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Connolly v. Tennis


April 23, 2008


The opinion of the court was delivered by: Judge Rambo


Plaintiff, Michael Connolly, an inmate at the Rockview State Correctional Institution ("SCI-Rockview") in Bellefonte, Pennsylvania, initiated this action pro se by filing a civil rights complaint pursuant to the provisions set forth in 42 U.S.C. § 1983. Plaintiff subsequently filed an amended complaint (Doc. 15) in which he names two categories of SCI-Rockview employees as defendants: Valerie Senko, physician's assistant ("P.A."); and Kevin Burke, M.D., psychiatrist ("the Medical Defendants"); and Franklin Tennis, warden; Richard Ellers, health care supervisor; and Dobson, corrections officer ("the Corrections Defendants").

In his amended complaint, Plaintiff alleges that he received inadequate medical care, that he was retaliated against for filing grievances related to medical care, and that he did not obtain an adequate response to his grievances. He seeks compensatory and punitive damages as well as the suspension of the licenses of Dr. Burke and Defendant Senko.

Various motions presently are before the court, including motions to dismiss filed on behalf of Defendant Senko (Doc. 22) and Defendants Tennis, Ellers, and Dobson*fn1 (Doc. 25); Plaintiff's motion for leave to file an amended complaint (Doc. 44); and two motions for appointment of counsel (Docs. 37, 51). For the reasons set forth below, the motions to dismiss will be granted; the motion for leave to file an amended complaint will be denied as futile; and the motions to appoint counsel will be denied as moot.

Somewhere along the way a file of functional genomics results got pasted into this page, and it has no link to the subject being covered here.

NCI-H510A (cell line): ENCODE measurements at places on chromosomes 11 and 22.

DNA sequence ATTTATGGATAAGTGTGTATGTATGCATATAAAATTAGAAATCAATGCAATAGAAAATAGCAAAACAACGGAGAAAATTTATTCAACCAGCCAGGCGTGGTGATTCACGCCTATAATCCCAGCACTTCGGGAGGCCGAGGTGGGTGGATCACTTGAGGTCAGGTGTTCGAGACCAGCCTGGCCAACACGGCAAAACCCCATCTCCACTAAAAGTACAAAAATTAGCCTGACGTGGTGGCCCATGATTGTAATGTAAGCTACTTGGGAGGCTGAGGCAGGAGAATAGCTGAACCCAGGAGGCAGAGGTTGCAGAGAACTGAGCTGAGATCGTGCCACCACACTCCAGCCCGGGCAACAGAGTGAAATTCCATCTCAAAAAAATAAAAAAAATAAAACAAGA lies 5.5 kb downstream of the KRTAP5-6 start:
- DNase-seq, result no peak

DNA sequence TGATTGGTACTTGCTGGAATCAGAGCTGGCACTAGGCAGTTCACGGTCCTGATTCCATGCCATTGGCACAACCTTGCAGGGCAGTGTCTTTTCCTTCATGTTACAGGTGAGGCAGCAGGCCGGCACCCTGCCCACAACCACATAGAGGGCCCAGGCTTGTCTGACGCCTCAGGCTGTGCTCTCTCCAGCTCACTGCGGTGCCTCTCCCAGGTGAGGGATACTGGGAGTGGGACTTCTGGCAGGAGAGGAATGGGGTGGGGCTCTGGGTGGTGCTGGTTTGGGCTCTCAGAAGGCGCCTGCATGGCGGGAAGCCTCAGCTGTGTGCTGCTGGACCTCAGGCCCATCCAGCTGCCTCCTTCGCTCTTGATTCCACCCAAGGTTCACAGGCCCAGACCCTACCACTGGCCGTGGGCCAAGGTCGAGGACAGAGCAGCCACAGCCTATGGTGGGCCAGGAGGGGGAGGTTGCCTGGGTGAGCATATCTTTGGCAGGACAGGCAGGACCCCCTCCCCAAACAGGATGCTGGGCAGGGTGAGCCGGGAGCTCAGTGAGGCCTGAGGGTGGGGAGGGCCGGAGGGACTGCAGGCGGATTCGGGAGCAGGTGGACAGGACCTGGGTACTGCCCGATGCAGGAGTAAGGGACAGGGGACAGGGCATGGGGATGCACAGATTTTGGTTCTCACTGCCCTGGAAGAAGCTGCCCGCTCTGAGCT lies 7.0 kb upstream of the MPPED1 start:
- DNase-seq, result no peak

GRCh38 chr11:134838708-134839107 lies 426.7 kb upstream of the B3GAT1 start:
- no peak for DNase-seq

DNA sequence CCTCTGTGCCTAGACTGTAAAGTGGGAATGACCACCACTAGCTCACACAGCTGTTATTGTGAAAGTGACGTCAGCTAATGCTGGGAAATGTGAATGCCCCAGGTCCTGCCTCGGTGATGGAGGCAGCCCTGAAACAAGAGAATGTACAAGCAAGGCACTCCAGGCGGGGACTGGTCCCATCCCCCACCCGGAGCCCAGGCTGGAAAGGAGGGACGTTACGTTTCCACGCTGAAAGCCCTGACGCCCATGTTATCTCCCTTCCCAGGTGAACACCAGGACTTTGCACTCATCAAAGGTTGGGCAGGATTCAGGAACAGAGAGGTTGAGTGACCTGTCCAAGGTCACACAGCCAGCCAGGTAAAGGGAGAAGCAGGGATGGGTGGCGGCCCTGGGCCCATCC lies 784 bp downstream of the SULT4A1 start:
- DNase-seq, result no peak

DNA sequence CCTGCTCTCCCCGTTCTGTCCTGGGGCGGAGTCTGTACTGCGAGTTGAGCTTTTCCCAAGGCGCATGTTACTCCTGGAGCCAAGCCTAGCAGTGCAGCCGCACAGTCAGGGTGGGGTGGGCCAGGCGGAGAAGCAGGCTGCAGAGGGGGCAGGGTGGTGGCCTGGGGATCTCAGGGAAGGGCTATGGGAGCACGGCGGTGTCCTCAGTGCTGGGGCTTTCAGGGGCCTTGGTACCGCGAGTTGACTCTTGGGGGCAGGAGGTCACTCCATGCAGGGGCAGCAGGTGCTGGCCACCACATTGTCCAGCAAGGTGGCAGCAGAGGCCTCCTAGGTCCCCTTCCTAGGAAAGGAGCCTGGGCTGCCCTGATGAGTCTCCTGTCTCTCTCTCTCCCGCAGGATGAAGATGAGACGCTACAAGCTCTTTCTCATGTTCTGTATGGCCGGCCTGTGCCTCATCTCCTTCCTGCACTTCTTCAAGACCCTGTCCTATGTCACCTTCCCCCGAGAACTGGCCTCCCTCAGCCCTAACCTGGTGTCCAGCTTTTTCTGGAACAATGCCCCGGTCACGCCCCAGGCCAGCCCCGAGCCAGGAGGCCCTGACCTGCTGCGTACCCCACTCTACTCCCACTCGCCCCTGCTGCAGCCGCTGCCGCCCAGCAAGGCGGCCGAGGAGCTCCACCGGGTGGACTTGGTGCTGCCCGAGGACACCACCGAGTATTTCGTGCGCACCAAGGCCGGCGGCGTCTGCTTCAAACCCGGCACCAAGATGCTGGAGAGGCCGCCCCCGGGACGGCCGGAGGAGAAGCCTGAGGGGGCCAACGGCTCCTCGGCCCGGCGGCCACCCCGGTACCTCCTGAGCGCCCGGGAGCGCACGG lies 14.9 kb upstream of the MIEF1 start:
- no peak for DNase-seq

I. Background

A. Allegations of Complaint

On January 15, 2007, Dr. Burke was deliberately indifferent to Plaintiff's psychiatric needs and caused him to be placed in a hard cell. (Doc. 15 at 2 ¶ 1.) He repeatedly denied Plaintiff proper care for severe anxiety and panic attacks after numerous recommendations by an unidentified physician's assistant. (Id.) Because Dr. Burke neglected to give him medication for blood pressure, Plaintiff suffered kidney pain and mental anguish. (Id. ¶ 2.) On January 16, 2007 at 3:00 a.m., emergency team members came to Plaintiff's cell to give him medicine and placed him on call to be seen by a doctor in the morning. (Id.) On January 17, 2007, Plaintiff filed a grievance regarding his medical treatment and his intent to file a law suit in federal court. (Id. at 3 ¶ 3.)